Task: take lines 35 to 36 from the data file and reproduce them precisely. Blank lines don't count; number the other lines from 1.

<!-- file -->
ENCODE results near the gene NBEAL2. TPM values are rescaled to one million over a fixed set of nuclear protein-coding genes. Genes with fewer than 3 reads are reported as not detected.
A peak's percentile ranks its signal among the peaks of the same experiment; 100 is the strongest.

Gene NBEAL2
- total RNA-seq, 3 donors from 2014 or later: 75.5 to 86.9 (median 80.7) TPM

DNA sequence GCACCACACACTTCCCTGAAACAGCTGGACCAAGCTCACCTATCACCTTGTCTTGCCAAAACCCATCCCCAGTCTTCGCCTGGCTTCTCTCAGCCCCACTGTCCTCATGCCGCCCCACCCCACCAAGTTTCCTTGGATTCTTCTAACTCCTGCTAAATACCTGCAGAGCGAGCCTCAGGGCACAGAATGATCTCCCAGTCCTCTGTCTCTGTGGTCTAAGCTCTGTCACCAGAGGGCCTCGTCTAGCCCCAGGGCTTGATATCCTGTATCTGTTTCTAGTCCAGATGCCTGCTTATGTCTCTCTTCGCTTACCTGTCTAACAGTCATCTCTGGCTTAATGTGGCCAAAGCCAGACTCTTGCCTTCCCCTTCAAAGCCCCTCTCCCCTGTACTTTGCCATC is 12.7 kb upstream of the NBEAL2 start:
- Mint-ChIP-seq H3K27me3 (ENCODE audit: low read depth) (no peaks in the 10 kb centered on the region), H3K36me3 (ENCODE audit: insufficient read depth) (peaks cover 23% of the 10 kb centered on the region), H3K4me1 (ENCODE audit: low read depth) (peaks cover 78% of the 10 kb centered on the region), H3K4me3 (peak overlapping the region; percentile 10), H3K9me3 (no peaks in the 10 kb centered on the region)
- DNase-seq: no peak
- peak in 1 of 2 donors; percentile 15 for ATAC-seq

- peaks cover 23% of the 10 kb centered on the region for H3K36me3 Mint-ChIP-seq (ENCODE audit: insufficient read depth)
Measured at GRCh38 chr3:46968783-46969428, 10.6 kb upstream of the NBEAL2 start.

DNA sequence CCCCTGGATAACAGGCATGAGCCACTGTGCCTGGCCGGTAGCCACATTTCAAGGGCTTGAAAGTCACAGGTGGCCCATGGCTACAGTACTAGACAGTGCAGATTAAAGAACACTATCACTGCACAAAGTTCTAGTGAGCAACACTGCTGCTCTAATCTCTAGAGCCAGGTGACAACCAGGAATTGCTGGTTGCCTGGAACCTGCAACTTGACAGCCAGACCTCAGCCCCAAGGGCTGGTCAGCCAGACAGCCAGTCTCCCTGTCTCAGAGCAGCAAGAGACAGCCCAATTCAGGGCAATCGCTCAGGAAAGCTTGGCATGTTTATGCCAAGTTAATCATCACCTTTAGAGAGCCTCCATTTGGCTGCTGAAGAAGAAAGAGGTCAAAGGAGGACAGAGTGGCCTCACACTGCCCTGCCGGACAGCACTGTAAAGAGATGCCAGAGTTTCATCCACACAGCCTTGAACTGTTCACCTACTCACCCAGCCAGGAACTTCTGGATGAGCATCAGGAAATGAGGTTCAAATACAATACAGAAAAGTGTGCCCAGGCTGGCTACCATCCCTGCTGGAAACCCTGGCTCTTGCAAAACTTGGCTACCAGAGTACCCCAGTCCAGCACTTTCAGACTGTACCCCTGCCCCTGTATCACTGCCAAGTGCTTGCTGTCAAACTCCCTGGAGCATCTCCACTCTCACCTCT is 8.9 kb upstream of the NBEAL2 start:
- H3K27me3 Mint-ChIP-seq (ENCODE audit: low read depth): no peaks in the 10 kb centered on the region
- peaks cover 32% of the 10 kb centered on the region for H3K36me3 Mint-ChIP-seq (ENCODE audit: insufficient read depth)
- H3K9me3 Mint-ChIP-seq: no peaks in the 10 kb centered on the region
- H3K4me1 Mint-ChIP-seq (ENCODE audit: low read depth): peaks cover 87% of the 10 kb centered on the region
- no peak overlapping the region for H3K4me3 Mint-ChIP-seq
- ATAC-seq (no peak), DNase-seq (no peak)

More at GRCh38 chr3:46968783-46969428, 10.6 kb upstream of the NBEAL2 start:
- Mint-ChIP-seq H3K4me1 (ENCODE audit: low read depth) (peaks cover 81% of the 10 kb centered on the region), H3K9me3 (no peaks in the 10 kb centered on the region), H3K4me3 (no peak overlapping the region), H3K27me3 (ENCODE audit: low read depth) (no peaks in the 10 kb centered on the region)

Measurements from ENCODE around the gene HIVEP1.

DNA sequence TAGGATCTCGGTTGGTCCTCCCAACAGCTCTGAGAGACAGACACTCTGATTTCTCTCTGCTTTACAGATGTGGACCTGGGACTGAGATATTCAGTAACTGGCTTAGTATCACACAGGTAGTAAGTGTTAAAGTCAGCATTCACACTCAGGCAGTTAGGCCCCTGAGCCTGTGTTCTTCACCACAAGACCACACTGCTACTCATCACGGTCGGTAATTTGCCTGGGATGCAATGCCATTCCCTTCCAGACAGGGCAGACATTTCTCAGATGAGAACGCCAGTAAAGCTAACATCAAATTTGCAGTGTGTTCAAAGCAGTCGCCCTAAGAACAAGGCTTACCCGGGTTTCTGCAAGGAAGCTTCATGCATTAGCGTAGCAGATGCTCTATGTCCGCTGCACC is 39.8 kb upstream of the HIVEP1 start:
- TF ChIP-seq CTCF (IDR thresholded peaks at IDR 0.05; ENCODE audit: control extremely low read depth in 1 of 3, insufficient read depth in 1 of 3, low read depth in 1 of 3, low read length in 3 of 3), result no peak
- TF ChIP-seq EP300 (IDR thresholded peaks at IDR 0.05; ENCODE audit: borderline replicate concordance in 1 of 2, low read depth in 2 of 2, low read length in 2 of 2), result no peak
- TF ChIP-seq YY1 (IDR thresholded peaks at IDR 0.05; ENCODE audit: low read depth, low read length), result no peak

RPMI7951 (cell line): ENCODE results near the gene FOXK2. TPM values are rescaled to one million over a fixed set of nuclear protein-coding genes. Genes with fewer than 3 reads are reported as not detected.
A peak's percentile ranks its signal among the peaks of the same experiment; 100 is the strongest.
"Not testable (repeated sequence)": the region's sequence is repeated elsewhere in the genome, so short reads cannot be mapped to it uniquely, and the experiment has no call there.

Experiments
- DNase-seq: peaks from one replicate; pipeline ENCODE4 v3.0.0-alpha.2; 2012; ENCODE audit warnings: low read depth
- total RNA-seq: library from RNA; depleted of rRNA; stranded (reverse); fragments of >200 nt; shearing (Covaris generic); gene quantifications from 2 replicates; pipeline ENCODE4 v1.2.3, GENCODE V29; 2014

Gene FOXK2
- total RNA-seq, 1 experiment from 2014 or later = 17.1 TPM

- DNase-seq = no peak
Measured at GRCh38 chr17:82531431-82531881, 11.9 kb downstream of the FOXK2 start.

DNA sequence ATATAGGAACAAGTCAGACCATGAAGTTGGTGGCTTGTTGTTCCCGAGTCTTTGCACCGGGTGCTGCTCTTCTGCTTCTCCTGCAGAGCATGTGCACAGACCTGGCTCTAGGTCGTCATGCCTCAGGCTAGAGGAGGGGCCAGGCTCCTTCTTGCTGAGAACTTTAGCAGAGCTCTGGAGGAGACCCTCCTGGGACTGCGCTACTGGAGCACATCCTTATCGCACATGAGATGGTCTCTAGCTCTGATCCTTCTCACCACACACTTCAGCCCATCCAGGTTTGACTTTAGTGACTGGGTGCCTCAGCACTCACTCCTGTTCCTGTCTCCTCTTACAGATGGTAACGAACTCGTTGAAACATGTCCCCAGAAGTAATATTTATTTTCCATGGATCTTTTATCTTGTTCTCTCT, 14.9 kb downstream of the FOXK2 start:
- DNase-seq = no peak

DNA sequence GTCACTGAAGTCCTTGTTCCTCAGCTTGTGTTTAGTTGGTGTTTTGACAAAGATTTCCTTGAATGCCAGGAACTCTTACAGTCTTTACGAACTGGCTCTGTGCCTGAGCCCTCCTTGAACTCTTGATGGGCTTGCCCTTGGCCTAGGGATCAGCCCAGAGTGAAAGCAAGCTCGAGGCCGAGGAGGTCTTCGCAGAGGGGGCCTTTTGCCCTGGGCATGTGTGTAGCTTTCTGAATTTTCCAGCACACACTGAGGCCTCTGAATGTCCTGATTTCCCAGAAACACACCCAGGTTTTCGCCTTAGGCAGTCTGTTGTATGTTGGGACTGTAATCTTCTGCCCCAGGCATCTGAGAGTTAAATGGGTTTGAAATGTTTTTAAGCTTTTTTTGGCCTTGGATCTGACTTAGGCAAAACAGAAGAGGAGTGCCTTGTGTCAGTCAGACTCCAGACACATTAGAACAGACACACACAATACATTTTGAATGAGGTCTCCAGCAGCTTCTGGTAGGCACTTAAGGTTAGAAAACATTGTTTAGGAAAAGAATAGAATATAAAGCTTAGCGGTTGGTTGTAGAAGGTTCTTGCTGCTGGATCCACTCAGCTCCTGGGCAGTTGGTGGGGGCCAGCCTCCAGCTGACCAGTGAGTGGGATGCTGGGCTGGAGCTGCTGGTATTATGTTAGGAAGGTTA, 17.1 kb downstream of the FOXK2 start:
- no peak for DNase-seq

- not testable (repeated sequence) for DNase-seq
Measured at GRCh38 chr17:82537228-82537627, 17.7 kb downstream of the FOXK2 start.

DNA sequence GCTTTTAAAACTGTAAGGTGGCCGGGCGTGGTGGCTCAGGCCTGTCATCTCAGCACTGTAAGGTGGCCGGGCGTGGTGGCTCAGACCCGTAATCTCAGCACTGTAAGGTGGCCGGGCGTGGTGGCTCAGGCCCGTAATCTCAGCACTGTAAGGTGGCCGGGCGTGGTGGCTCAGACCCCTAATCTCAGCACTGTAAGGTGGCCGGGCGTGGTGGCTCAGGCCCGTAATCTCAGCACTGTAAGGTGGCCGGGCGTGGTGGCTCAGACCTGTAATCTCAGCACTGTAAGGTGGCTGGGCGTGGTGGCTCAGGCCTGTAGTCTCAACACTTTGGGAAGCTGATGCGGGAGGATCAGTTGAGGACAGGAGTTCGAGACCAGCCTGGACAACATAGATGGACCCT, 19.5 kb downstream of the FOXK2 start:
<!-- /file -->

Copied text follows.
DNA sequence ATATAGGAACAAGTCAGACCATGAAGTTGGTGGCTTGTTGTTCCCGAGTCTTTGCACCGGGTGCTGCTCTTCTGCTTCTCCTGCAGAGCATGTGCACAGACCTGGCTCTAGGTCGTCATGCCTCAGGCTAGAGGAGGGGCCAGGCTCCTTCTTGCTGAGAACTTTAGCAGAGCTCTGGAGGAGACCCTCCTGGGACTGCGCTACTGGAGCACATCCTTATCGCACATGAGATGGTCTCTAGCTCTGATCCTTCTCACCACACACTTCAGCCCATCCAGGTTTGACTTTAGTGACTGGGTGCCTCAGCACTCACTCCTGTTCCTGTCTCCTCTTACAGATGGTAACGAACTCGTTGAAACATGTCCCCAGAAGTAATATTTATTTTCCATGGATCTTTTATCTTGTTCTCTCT, 14.9 kb downstream of the FOXK2 start:
- DNase-seq = no peak